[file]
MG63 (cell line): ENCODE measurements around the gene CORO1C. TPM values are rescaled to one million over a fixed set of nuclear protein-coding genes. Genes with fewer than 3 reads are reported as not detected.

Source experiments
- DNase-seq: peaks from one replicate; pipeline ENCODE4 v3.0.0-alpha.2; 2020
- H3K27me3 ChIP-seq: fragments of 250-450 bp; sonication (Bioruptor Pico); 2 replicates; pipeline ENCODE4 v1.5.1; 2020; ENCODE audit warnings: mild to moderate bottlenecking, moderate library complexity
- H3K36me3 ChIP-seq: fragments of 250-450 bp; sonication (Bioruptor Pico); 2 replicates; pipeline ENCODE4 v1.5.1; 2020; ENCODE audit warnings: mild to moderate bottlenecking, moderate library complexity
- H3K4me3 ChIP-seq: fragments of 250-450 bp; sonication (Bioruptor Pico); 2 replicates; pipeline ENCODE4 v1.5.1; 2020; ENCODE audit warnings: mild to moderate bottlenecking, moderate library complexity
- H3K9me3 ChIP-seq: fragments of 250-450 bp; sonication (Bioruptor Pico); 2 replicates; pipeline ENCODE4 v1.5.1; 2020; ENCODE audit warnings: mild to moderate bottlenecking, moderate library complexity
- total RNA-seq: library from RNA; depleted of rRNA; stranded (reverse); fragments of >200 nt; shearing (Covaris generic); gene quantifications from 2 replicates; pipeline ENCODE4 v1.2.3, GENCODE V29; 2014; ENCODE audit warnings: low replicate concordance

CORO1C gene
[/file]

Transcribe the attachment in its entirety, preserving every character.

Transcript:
MG63 (cell line): ENCODE measurements around the gene CORO1C. TPM values are rescaled to one million over a fixed set of nuclear protein-coding genes. Genes with fewer than 3 reads are reported as not detected.

Source experiments
- DNase-seq: peaks from one replicate; pipeline ENCODE4 v3.0.0-alpha.2; 2020
- H3K27me3 ChIP-seq: fragments of 250-450 bp; sonication (Bioruptor Pico); 2 replicates; pipeline ENCODE4 v1.5.1; 2020; ENCODE audit warnings: mild to moderate bottlenecking, moderate library complexity
- H3K36me3 ChIP-seq: fragments of 250-450 bp; sonication (Bioruptor Pico); 2 replicates; pipeline ENCODE4 v1.5.1; 2020; ENCODE audit warnings: mild to moderate bottlenecking, moderate library complexity
- H3K4me3 ChIP-seq: fragments of 250-450 bp; sonication (Bioruptor Pico); 2 replicates; pipeline ENCODE4 v1.5.1; 2020; ENCODE audit warnings: mild to moderate bottlenecking, moderate library complexity
- H3K9me3 ChIP-seq: fragments of 250-450 bp; sonication (Bioruptor Pico); 2 replicates; pipeline ENCODE4 v1.5.1; 2020; ENCODE audit warnings: mild to moderate bottlenecking, moderate library complexity
- total RNA-seq: library from RNA; depleted of rRNA; stranded (reverse); fragments of >200 nt; shearing (Covaris generic); gene quantifications from 2 replicates; pipeline ENCODE4 v1.2.3, GENCODE V29; 2014; ENCODE audit warnings: low replicate concordance

CORO1C gene